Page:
Daylight Saving Time adds 1 hour to standard time (at 2:00 a.m.) to make better use of daylight and conserve energy. It is observed in over 70 countries worldwide, although the beginning and end dates vary from country to country. Arizona and Hawaii are the only states that do not observe daylight saving time.
“Fast Time,” the original name for Daylight Saving Time, was first introduced in 1918 when President Woodrow Wilson signed it into law to support the war effort during World War I. Only seven months after the conflict's end, Congress repealed the time change in 1919, although some cities, notably New York, Boston, and Chicago, continued to use it. War brought nationwide usage again when Franklin D. Roosevelt proposed year-round Daylight Saving Time in 1942.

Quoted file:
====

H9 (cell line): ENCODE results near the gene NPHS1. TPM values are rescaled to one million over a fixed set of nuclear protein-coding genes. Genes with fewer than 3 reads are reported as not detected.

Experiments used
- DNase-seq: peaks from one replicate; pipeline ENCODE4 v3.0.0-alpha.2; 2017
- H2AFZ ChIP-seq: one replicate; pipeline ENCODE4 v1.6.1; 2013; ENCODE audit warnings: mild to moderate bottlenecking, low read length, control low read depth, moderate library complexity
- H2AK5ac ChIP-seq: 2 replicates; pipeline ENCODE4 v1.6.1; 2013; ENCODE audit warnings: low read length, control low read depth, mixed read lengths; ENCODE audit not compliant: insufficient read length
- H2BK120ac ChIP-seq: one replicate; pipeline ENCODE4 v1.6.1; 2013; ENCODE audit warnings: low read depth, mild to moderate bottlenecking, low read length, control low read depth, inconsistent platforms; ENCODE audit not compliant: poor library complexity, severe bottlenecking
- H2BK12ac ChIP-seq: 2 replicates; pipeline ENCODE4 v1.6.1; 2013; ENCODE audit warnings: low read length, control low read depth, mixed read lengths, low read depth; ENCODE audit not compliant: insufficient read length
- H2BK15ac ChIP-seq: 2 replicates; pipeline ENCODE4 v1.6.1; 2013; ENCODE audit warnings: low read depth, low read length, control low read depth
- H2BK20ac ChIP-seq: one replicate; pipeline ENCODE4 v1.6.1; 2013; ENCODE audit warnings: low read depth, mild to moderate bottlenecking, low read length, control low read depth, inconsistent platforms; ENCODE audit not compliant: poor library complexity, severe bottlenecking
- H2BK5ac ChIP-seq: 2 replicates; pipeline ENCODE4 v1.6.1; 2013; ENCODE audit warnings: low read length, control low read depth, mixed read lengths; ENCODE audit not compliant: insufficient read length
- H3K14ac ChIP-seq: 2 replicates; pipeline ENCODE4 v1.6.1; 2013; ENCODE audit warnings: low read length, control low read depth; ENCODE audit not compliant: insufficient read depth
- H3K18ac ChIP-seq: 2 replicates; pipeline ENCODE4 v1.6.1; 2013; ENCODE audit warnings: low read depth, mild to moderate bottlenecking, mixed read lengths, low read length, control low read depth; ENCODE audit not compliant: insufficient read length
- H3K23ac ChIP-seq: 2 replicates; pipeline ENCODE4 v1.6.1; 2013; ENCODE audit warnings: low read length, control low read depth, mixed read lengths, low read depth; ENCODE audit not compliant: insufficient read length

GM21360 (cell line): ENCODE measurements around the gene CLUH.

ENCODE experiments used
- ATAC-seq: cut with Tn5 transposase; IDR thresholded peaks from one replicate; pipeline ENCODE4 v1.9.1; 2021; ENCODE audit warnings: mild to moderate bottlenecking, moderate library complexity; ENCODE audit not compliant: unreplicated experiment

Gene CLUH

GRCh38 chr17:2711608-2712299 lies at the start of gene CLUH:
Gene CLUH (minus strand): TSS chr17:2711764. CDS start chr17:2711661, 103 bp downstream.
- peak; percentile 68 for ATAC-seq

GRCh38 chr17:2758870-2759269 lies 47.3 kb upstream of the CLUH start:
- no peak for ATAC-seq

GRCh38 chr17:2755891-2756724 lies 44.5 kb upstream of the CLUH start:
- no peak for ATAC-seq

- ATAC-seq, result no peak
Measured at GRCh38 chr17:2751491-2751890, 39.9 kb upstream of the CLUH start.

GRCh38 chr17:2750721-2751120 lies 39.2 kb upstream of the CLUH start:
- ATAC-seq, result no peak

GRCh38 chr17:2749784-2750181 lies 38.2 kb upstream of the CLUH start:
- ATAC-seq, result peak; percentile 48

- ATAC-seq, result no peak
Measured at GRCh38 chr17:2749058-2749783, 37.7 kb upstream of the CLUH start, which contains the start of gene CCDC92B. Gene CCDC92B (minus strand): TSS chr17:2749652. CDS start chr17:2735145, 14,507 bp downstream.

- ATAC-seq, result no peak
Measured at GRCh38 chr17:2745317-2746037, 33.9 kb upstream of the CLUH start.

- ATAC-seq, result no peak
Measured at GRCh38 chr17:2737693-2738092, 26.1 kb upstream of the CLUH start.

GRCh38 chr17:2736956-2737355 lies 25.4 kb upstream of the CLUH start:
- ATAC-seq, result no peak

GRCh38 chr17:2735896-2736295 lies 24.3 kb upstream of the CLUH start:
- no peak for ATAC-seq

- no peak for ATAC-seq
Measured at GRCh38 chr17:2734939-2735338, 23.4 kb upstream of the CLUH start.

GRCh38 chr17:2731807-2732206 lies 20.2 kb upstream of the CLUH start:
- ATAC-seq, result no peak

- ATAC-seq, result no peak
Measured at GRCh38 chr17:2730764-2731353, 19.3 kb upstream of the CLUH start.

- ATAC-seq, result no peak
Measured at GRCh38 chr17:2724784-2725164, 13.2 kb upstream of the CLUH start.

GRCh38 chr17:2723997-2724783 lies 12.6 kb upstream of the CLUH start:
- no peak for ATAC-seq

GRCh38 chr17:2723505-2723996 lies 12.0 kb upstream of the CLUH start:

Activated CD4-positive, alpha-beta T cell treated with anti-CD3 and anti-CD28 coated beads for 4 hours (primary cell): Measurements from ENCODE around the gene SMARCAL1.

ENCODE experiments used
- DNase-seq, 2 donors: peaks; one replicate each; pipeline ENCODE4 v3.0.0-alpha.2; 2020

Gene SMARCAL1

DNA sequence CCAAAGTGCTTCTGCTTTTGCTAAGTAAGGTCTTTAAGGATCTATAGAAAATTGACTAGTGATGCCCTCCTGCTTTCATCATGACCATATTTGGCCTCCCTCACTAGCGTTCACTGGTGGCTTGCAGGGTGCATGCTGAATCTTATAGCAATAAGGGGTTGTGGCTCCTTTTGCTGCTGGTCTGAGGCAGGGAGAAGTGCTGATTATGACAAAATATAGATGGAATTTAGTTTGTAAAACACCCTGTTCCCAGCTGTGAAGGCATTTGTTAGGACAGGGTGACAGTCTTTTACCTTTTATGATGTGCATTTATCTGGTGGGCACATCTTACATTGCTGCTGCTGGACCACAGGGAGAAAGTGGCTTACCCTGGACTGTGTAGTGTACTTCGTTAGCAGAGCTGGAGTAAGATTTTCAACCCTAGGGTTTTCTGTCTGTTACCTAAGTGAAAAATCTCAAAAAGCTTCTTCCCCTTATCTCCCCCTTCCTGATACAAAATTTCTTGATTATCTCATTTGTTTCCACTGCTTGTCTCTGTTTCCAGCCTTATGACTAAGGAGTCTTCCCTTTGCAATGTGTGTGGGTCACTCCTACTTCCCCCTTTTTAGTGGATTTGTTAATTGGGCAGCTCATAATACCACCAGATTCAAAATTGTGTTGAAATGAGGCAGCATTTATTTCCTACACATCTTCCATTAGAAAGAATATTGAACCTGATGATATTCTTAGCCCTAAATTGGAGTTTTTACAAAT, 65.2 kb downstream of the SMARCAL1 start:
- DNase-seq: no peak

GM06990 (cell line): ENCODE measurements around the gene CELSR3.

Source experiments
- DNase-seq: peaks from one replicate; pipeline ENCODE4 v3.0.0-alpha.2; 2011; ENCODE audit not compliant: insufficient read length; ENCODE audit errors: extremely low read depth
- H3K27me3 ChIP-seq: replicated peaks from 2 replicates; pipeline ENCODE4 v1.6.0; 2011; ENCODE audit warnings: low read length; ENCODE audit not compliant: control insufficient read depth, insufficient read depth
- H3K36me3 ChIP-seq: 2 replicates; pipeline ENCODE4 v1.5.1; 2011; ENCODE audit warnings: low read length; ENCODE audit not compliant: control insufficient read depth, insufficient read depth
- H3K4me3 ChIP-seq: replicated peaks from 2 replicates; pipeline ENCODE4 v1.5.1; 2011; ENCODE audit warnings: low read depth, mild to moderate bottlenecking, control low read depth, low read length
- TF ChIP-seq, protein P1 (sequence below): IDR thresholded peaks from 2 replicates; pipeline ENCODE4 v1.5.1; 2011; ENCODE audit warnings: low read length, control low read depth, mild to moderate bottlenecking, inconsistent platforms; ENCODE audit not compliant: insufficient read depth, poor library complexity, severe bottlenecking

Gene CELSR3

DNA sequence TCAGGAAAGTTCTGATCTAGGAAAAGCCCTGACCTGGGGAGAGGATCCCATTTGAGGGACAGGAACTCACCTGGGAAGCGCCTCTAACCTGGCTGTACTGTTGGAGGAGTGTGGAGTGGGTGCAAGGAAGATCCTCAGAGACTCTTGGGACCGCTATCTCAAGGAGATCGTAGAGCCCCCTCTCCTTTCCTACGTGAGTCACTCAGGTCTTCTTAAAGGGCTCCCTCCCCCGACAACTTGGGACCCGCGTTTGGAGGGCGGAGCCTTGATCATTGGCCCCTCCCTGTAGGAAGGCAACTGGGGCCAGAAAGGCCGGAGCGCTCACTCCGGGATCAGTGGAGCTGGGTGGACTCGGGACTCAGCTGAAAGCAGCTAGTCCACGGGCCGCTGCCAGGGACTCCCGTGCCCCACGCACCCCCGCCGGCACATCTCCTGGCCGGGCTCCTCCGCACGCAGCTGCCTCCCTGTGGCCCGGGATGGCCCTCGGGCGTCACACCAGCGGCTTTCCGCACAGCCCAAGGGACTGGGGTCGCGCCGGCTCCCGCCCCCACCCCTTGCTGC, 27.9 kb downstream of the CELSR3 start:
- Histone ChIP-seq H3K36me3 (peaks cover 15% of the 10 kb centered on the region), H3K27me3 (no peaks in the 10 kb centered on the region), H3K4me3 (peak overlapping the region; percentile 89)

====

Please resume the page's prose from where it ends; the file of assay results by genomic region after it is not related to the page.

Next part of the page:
For more than two decades -- from 1945 to 1966 -- there were no uniform rules for Daylight Saving Time. States could start and end daylight saving whenever wanted, thereby causing widespread confusion especially for train and bus schedules, and the broadcast industry. In 1966, Congress passed the Uniform Time Act, which set the last Sunday of April as the beginning and the last Sunday of October as the end of Daylight Saving Time.
Lafayette Woods, Jr.